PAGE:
Use a 'preliminary decision'. Call it an experiment and encourage everyone to examine the pros and cons until you reach consensus.
2. Differ gracefully.
There will always be different opinions in teams. The discussion allows everyone to say what they think and feel. What should you do if the differences are particularly pronounced? If you are a leader who tries to please people, you will want to put the event behind you as soon as possible – you will change the topic. The problem with this is that the team will assume that you condone conflict and within minutes it will happen again. 2 Timothy 1:7: For the Spirit God gave us does not make us timid, but gives us power, love and self-discipline. We have to face conflict with the Spirit of God. We have to speak the truth in the context of God's love. If people clash, we have to speak the truth... but with love. Instead, speaking the truth in love, we will grow to become in every respect the mature body of him who is the head, that is, Christ (Ephesians 4:15). We are invited to be God's ambassadors for others.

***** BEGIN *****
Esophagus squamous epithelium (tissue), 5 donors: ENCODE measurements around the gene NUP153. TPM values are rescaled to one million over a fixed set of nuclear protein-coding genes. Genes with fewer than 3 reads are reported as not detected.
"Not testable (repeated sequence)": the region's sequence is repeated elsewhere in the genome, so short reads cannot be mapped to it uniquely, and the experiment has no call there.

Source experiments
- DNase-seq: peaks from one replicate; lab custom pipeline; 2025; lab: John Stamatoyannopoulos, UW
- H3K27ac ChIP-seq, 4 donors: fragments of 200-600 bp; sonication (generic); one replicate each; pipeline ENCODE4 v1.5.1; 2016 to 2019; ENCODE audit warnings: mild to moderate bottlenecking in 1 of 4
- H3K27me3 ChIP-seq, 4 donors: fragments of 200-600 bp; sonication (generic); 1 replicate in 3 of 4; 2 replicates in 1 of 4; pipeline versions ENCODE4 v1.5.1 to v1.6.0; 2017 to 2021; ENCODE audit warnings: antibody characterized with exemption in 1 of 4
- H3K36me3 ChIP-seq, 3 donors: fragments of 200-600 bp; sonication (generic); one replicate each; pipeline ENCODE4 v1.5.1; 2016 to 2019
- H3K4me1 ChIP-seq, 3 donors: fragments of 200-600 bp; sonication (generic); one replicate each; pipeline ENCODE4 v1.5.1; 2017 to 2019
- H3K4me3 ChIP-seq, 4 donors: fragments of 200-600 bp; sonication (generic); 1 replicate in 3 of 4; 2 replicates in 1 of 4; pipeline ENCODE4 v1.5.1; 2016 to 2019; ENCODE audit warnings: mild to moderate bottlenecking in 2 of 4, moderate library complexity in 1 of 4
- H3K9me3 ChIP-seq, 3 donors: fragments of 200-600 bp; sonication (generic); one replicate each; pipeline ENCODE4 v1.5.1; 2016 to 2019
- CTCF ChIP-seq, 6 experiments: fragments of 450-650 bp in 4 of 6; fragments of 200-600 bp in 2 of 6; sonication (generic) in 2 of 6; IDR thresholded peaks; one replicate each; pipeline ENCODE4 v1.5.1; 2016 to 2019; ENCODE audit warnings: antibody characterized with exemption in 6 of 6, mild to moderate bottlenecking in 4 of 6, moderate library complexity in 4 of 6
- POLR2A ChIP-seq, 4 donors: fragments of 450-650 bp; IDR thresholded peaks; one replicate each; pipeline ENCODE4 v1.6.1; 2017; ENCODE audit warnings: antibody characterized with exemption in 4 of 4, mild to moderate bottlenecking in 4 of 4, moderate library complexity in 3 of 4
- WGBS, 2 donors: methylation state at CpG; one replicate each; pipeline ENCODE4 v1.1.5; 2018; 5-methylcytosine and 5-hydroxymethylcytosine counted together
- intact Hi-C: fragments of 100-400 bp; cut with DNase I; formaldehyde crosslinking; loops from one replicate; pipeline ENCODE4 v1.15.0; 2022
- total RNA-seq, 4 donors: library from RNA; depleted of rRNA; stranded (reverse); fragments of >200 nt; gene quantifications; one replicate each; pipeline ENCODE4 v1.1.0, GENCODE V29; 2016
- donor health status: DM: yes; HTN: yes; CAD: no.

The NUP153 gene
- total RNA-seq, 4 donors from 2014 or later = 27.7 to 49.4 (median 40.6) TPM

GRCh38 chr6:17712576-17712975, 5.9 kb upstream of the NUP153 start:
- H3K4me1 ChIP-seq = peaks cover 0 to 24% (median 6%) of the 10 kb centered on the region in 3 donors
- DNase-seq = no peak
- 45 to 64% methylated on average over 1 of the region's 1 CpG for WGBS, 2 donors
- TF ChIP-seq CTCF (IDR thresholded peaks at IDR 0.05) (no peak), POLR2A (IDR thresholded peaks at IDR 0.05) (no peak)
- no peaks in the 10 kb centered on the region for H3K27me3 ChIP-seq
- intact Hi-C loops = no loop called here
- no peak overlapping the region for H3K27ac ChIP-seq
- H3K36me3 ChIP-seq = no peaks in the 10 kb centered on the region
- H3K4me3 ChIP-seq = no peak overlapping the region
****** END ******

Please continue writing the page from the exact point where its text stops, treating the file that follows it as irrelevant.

3. Empower others to lead.
Empower others to bring their own wisdom and gifts to the team. Don't try to do everything on your own. Because we are unsure, we love to show others that we can do everything by ourselves. But Scripture like 1 Corinthians 12 and Romans 12 remind us that we are all part of one body. We all have to perform different, but important tasks. In this way, everyone benefits.
If you are leader who wants to please people, you shouldn't be afraid – you're not alone! With determination and support you can canalise your need to serve into a healthy, powerful instrument in God's kingdom.